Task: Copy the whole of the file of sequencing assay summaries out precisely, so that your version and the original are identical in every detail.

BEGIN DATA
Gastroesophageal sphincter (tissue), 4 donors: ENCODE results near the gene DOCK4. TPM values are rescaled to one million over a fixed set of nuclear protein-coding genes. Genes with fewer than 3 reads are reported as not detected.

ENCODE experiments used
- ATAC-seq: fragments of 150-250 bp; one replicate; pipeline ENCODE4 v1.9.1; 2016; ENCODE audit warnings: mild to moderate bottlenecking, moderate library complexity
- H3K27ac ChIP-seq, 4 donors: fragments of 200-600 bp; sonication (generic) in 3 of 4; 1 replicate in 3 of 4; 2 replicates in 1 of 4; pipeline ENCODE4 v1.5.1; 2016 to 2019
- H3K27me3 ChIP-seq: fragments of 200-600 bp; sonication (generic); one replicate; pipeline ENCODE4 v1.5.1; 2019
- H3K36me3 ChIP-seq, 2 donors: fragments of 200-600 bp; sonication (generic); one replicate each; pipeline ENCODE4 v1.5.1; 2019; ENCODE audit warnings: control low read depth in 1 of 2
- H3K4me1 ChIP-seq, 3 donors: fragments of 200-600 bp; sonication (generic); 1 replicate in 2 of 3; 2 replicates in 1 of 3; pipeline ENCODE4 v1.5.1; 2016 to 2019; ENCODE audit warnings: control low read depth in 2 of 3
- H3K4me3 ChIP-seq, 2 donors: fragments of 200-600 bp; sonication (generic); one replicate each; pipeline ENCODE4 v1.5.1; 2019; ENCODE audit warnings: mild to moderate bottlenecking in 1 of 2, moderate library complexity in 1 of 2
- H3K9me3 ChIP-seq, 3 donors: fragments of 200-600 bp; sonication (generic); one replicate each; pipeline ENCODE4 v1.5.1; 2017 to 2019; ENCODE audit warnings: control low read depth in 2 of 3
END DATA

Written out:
Gastroesophageal sphincter (tissue), 4 donors: ENCODE results near the gene DOCK4. TPM values are rescaled to one million over a fixed set of nuclear protein-coding genes. Genes with fewer than 3 reads are reported as not detected.

ENCODE experiments used
- ATAC-seq: fragments of 150-250 bp; one replicate; pipeline ENCODE4 v1.9.1; 2016; ENCODE audit warnings: mild to moderate bottlenecking, moderate library complexity
- H3K27ac ChIP-seq, 4 donors: fragments of 200-600 bp; sonication (generic) in 3 of 4; 1 replicate in 3 of 4; 2 replicates in 1 of 4; pipeline ENCODE4 v1.5.1; 2016 to 2019
- H3K27me3 ChIP-seq: fragments of 200-600 bp; sonication (generic); one replicate; pipeline ENCODE4 v1.5.1; 2019
- H3K36me3 ChIP-seq, 2 donors: fragments of 200-600 bp; sonication (generic); one replicate each; pipeline ENCODE4 v1.5.1; 2019; ENCODE audit warnings: control low read depth in 1 of 2
- H3K4me1 ChIP-seq, 3 donors: fragments of 200-600 bp; sonication (generic); 1 replicate in 2 of 3; 2 replicates in 1 of 3; pipeline ENCODE4 v1.5.1; 2016 to 2019; ENCODE audit warnings: control low read depth in 2 of 3
- H3K4me3 ChIP-seq, 2 donors: fragments of 200-600 bp; sonication (generic); one replicate each; pipeline ENCODE4 v1.5.1; 2019; ENCODE audit warnings: mild to moderate bottlenecking in 1 of 2, moderate library complexity in 1 of 2
- H3K9me3 ChIP-seq, 3 donors: fragments of 200-600 bp; sonication (generic); one replicate each; pipeline ENCODE4 v1.5.1; 2017 to 2019; ENCODE audit warnings: control low read depth in 2 of 3